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Discussion Starter · #1 ·
Ive been surching for a good Intruder pattern and cant seem to find much.
If anyone has a good recipie and a pic to go along with it I could sure use one
Feel free to PM me or post it what ever. Thanks a bunch!
 

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Junkyard Spey
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Look in the sponsor's section for the Irish Angler. I believe Jack has a good pattern posted.
 

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This recipe has been posted here before - so here it is...

Here are the instructions for the Intruder - have fun!

The Intruder
by Ed Ward


Hook: I tie this on a tube - usually 21/2 - 3” long and use a short-Shanked Partridge Nordic Single Spey #4

Ed uses quite a complicated but ingenious method. The fly itself is tied on a straightened and cut-off 2/0 Mustad 36890 and the trailer hook is a #1 or 2 Diachii 2451. He then ties a loop of 25lb mono 1/4” from the tip of the hook. Tie in oval gold tinsel and take 2 wraps in back of the loop and 1 in front (this flares the loop out).

Rear hackle: Tie in a long, soft, black hackle and take 3 wraps

Feelers: Tie in 9 strands of dyed orange ostrich plume on each side of the fly. Tie in dyed orange ringneck pheasant tail and take 3 or 4 turns.

Body: Tie in a long skinny badger hackle and leave hanging. Tie in burnt orange chenille and wrap forward to within 1/2” of the eye of the hook. Wind the badger hackle forward ending with 3 successive turns at the point at where the chenille ends. Spin a small clump of black deerhair (this flares the front hackle) trim butts flush with the shank. Tie in orange ringneck pheasant tail and take 3 or 4 turns.

Shell: Tie in 2 cree hackles on each side of the shank for “wings.” Tie in dyed orange guinea hackle and take 4 or 5 turns.

Head: Tie in a small ball of black chenille. Tie in lead eyes. Whip finish. Cover head with Aquaseal thinned with Cotol.

Tying note 1: Ringneck pheasant tails are split down the stem with a single-edge razor, so they can be wrapped as a hackle. Soaking the tail for 10 minutes in warm water can aid in the splitting and wrapping process. Now I soak my tails in water with a dollop of hair conditioner in it overnight. Then I start at the top and strip the fibres from each side of the stem - it works great - the conditioner keeps the feather supple enough to wrap even after it is dry.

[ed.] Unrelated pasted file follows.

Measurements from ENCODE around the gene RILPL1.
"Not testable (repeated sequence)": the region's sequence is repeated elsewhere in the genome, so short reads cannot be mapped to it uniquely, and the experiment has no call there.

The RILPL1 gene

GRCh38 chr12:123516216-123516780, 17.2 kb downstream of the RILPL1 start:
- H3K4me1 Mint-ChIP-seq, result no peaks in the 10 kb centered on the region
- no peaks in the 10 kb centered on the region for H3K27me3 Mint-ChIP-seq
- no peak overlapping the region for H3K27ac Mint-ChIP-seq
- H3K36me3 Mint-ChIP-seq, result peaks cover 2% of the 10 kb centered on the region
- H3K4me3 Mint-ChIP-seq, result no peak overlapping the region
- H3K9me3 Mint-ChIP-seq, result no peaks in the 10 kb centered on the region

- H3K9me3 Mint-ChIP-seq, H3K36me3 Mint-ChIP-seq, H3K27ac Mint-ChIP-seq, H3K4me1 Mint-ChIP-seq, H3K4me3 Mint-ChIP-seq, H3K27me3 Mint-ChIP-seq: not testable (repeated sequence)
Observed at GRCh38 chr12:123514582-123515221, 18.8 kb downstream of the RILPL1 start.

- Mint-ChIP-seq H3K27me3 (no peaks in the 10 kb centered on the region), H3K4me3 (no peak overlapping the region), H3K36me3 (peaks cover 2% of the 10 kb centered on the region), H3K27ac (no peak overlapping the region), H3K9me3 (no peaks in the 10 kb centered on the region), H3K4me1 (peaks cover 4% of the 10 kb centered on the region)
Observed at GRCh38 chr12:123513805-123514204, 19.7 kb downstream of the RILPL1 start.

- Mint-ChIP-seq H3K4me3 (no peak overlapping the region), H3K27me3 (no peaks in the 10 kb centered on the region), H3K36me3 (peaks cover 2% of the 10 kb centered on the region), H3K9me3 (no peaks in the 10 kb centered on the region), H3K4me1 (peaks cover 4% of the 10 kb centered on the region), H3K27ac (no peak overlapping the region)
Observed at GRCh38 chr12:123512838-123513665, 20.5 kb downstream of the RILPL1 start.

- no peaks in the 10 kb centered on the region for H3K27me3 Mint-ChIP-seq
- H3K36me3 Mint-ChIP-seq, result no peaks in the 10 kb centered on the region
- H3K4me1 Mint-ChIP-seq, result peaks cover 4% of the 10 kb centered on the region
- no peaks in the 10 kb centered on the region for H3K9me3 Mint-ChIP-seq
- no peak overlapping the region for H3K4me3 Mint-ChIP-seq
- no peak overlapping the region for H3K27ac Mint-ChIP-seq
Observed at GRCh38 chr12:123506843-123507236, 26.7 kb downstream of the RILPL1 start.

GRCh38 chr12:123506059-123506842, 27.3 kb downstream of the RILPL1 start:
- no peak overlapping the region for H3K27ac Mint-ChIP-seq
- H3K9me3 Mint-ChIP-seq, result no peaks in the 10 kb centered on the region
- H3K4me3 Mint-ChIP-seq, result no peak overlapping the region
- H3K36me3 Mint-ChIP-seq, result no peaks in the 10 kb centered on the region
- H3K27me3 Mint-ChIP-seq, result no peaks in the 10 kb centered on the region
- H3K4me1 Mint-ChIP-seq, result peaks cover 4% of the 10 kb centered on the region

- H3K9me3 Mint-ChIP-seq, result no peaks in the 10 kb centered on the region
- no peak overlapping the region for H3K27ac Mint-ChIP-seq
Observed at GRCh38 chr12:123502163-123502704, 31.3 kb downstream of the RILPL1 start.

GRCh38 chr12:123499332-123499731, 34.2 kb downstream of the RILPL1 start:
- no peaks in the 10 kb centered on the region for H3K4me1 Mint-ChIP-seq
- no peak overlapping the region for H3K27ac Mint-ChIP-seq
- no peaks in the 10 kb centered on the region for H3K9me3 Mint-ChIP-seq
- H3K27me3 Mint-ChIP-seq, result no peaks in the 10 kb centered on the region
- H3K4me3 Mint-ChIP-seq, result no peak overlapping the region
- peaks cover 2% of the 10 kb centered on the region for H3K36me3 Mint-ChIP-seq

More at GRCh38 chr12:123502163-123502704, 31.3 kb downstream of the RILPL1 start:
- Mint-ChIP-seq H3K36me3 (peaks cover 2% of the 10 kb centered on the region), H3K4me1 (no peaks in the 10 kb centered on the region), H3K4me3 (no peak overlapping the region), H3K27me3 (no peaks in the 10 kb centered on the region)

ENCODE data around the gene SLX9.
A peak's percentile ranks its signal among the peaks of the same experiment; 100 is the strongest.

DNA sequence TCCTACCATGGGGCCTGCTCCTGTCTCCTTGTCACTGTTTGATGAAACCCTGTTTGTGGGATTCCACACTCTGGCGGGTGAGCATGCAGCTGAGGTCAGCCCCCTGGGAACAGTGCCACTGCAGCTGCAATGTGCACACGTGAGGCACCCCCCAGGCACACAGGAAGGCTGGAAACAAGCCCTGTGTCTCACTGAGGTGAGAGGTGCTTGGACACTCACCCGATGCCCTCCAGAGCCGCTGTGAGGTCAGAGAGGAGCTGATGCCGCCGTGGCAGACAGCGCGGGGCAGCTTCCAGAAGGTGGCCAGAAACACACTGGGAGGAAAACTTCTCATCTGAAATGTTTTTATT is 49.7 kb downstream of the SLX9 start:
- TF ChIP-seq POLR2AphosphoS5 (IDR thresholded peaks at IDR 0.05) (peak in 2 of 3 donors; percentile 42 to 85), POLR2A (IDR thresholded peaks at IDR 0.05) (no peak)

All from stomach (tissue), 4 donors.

Tying note 2: Other species of pheasant tail produce different appearances. Amherst is striking and I have used Silver pheasant.

Tying note 3: Try any colour combinations you like!

Rigging the Intruder Ed rigs this like the British “needle-fly.” Pass your leader through the eye of the hook, then through the mono loop, then through a 1/4” long piece of 16 gauge electrical wire from which the wire has been removed. Tie the leader to the hook with a non-slip loop knot. Push the electrical insulation up onto the end of the hookshank and slowly pull on the leader to draw the knot snugly into the other end of the insulation, making everything pulls together with the hook point riding up.

I tie on tubes and it eliminates the complicated rigging, the same could be accomplished on a Waddington shank. Originally Ed tied this on a large regular hook but was unhappy with the holding power as well as the potential for injuring fish and went to his present method.

I think that this is a brilliant pattern. It has a great profile and fantastic movement. As a steelhead pattern it is not a pattern everyone like - almost solely because of its huge size. I have always been partial to big flies for steelhead so it was not tough for me to accept!

I have begun to experiment with various colours and feathers, Ed himself says he rarely ties 2 the same - so have at it!


Here are a few of my variations (also posted previously). BTW a search of this forum would produce a number of photos.
 

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